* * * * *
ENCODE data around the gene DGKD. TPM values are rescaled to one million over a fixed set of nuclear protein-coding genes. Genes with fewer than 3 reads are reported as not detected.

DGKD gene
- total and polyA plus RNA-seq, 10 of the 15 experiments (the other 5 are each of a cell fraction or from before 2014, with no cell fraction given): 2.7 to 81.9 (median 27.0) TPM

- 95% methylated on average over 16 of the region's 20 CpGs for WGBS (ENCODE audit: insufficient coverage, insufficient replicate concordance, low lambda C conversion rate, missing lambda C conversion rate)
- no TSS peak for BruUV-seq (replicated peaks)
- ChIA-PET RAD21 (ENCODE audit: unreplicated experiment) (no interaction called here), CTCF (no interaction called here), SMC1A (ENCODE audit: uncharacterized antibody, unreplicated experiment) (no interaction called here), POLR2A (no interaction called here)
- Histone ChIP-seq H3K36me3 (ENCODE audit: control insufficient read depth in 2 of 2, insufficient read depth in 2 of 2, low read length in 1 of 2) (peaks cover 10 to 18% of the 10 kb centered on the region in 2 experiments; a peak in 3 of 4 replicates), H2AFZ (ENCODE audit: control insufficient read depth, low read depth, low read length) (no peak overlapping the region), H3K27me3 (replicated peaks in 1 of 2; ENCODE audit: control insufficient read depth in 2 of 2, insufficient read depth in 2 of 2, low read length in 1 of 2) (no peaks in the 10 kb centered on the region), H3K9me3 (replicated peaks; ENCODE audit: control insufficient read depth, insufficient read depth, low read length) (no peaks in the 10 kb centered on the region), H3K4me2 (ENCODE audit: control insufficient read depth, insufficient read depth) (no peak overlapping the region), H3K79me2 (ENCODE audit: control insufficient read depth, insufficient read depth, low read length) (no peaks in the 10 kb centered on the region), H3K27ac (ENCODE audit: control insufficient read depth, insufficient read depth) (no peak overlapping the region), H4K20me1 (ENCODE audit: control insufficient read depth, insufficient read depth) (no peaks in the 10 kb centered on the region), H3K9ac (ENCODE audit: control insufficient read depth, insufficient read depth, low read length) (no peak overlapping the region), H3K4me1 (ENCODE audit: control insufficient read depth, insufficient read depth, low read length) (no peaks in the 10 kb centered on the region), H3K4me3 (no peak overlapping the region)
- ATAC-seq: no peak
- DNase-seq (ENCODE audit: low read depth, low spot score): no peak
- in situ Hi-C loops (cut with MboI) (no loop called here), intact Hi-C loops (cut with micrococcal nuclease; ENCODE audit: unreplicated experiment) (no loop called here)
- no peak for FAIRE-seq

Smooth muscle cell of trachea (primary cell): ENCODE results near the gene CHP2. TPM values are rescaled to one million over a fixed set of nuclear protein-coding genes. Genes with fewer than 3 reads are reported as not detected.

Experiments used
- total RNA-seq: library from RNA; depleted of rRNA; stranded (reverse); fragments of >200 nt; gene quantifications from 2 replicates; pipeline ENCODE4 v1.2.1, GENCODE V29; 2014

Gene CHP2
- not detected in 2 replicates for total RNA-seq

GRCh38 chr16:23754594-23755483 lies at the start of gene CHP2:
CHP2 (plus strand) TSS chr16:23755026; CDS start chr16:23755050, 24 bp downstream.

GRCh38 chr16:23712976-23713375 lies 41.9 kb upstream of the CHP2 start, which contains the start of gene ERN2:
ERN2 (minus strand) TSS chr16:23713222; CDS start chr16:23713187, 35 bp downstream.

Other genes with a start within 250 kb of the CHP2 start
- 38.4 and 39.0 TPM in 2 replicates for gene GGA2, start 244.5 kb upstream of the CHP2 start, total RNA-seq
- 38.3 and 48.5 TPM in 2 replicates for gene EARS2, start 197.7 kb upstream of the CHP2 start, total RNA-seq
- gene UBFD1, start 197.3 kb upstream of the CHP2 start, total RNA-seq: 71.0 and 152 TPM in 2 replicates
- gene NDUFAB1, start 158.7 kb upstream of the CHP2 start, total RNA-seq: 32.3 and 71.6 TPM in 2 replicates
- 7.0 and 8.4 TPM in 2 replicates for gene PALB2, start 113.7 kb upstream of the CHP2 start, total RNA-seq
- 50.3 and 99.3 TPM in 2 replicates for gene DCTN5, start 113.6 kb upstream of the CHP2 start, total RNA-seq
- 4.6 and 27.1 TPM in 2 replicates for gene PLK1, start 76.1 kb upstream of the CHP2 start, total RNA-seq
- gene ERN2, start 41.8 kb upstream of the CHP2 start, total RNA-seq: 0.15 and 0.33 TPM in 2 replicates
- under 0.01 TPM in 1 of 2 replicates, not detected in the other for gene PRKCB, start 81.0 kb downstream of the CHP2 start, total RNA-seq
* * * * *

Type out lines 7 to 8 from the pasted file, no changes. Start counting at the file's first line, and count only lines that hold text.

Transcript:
- Histone ChIP-seq H3K36me3 (ENCODE audit: control insufficient read depth in 2 of 2, insufficient read depth in 2 of 2, low read length in 1 of 2) (peaks cover 10 to 18% of the 10 kb centered on the region in 2 experiments; a peak in 3 of 4 replicates), H2AFZ (ENCODE audit: control insufficient read depth, low read depth, low read length) (no peak overlapping the region), H3K27me3 (replicated peaks in 1 of 2; ENCODE audit: control insufficient read depth in 2 of 2, insufficient read depth in 2 of 2, low read length in 1 of 2) (no peaks in the 10 kb centered on the region), H3K9me3 (replicated peaks; ENCODE audit: control insufficient read depth, insufficient read depth, low read length) (no peaks in the 10 kb centered on the region), H3K4me2 (ENCODE audit: control insufficient read depth, insufficient read depth) (no peak overlapping the region), H3K79me2 (ENCODE audit: control insufficient read depth, insufficient read depth, low read length) (no peaks in the 10 kb centered on the region), H3K27ac (ENCODE audit: control insufficient read depth, insufficient read depth) (no peak overlapping the region), H4K20me1 (ENCODE audit: control insufficient read depth, insufficient read depth) (no peaks in the 10 kb centered on the region), H3K9ac (ENCODE audit: control insufficient read depth, insufficient read depth, low read length) (no peak overlapping the region), H3K4me1 (ENCODE audit: control insufficient read depth, insufficient read depth, low read length) (no peaks in the 10 kb centered on the region), H3K4me3 (no peak overlapping the region)
- ATAC-seq: no peak